Brachiocephalic artery

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Brachiocephalic artery.
Schematic of the proximal aorta, frontal view. The brachiocephalic artery is the third branch of the aorta and the first branch from the arch of the aorta. The heart in the lower left is not shown.
Relations of the aorta, trachea, esophagus and other heart structures.png
Course of the ascending aorta (anterior view), as it passes dorsally to the pulmonary trunk but ventrally to the right pulmonary artery.
Sourceaortic arch
Branchesright common carotid artery
right subclavian artery
thyroid ima artery
Veinbrachiocephalic vein
Latintruncus brachiocephalicus
Anatomical terminology

The brachiocephalic artery (or brachiocephalic trunk or innominate artery[1]) is an artery of the mediastinum that supplies blood to the right arm and the head and neck.

It is the first branch of the aortic arch.[1] Soon after it emerges, the brachiocephalic artery divides into the right common carotid artery and the right subclavian artery.

There is no brachiocephalic artery for the left side of the body. The left common carotid, and the left subclavian artery, come directly off the aortic arch. However, there are two brachiocephalic veins.


The brachiocephalic artery arises, on a level with the upper border of the second right costal cartilage, from the start of the aortic arch,[1] on a plane anterior to the origin of the left carotid artery. It ascends obliquely upward, backward, and to the right to the level of the upper border of the right sternoclavicular articulation, where it divides into the right common carotid artery and right subclavian arteries. The artery then crosses the trachea in front of it obliquely from the left to the right, roughly at the middle of the trachea or the level of the ninth tracheal cartilage.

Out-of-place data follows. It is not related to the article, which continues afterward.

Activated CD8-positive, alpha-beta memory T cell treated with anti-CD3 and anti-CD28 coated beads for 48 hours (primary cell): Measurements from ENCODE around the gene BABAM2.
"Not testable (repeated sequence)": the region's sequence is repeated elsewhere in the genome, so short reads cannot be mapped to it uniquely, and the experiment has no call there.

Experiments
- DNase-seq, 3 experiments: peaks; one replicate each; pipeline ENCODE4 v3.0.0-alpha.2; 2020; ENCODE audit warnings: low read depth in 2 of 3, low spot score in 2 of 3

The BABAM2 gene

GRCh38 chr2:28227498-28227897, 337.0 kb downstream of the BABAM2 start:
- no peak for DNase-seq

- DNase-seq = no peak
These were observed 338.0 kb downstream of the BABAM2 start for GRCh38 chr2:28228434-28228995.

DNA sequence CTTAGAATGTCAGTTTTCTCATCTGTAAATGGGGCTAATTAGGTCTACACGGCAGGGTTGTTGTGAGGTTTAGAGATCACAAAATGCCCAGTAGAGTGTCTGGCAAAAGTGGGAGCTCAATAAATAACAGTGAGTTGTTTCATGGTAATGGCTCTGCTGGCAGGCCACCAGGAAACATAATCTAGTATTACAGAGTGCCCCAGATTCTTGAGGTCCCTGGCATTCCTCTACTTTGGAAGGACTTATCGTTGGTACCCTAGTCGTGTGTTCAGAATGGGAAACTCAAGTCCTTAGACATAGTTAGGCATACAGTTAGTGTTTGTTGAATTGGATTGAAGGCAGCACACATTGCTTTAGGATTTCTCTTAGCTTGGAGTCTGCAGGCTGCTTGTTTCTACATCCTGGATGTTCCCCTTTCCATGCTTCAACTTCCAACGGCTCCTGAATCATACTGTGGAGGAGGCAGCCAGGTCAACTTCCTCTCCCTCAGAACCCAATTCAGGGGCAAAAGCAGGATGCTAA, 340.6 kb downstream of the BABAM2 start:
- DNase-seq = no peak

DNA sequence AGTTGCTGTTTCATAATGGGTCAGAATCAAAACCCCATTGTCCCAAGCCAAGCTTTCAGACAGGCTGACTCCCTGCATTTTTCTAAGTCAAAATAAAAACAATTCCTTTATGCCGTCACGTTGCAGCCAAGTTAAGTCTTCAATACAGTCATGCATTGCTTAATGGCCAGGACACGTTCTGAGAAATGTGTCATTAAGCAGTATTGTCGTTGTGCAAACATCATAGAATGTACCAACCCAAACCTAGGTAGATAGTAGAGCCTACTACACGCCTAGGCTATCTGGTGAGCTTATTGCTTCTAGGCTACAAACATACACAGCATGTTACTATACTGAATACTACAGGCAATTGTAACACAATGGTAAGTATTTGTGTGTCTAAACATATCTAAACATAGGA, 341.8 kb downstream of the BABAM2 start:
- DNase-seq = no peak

In infants, it often divides cephalad to the sternoclavicular articulation, within the anterior triangle of the neck.


The thyroid ima artery ascends in front of the trachea to the lower part of the thyroid, which it supplies.


The innominate artery usually gives off no branches, but occasionally a small branch, the thyroid ima artery, arises from it. Other times, it gives off a thymic or bronchial branch.

It varies greatly in size, and appears to compensate for deficiency or absence of one of the other thyroid vessels. It occasionally arises from the aorta, the right common carotid, the subclavian or the internal mammary.[citation needed]

Additional images[edit]


Public domain This article incorporates text in the public domain from page 548 of the 20th edition of Gray's Anatomy (1918)

  1. ^ a b c Di Tullio, Marco R.; Homma, Shunichi (2016-01-01), Grotta, James C.; Albers, Gregory W.; Broderick, Joseph P.; Kasner, Scott E. (eds.), "33 - Atherosclerotic Disease of the Proximal Aorta", Stroke (Sixth Edition), London: Elsevier, pp. 576–590, doi:10.1016/b978-0-323-29544-4.00033-5, ISBN 978-0-323-29544-4, retrieved 2020-12-21

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